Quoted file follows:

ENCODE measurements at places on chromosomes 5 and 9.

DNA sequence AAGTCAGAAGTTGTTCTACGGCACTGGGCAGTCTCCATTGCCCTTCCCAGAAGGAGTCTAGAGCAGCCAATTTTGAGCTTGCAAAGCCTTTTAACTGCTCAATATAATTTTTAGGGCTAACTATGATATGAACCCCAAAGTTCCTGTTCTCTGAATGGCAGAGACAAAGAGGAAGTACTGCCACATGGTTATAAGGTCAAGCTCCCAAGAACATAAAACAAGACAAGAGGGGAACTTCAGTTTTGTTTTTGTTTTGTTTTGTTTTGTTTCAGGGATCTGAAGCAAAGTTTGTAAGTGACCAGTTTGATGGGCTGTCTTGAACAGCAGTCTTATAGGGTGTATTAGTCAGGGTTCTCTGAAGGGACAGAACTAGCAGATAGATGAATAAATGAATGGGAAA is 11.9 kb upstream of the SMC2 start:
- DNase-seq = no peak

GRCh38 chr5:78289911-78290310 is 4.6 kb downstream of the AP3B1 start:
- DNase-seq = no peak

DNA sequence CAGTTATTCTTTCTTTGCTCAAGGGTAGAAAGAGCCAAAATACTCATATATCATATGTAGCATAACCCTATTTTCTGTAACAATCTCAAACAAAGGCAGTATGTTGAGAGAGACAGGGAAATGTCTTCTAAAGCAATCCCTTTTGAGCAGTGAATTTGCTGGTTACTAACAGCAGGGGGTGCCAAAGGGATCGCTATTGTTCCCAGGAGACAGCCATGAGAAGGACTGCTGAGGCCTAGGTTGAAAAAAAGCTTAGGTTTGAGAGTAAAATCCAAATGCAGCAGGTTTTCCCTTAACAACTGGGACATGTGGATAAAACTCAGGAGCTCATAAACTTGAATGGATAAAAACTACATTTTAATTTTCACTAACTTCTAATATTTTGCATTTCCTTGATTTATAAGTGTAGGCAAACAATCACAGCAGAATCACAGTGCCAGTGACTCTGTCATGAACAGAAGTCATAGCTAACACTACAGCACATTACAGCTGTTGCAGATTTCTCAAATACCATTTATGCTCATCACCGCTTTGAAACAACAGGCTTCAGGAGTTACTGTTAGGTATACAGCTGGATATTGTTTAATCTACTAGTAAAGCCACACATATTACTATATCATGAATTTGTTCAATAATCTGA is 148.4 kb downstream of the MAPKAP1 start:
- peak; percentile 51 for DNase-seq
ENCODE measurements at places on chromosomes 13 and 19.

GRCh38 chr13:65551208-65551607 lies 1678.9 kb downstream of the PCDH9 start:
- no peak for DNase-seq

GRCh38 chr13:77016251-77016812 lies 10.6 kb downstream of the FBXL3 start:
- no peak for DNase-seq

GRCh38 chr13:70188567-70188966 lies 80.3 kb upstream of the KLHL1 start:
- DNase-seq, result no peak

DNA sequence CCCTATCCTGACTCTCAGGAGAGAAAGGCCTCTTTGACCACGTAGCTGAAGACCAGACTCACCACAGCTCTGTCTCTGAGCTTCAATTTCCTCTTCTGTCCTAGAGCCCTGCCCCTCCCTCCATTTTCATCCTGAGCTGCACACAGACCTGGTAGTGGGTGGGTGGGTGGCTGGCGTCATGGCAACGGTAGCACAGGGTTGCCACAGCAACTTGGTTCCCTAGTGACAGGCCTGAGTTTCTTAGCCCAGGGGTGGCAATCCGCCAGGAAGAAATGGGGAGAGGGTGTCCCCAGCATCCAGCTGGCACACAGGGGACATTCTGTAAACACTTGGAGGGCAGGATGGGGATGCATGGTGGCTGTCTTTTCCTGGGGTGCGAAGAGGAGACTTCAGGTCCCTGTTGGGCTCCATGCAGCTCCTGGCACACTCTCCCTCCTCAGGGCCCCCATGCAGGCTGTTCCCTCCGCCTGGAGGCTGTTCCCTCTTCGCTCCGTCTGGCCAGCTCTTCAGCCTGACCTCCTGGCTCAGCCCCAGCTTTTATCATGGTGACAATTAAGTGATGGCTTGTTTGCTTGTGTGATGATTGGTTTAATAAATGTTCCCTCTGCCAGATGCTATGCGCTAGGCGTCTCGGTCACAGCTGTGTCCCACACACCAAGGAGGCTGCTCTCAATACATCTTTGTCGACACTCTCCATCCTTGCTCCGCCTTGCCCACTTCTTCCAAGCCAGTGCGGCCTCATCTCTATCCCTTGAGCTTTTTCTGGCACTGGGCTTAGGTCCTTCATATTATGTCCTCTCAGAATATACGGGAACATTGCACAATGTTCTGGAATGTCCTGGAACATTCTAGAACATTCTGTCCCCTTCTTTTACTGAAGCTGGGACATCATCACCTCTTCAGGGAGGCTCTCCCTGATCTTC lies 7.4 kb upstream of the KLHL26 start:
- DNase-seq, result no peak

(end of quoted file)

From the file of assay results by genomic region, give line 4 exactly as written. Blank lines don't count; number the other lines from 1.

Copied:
GRCh38 chr5:78289911-78290310 is 4.6 kb downstream of the AP3B1 start: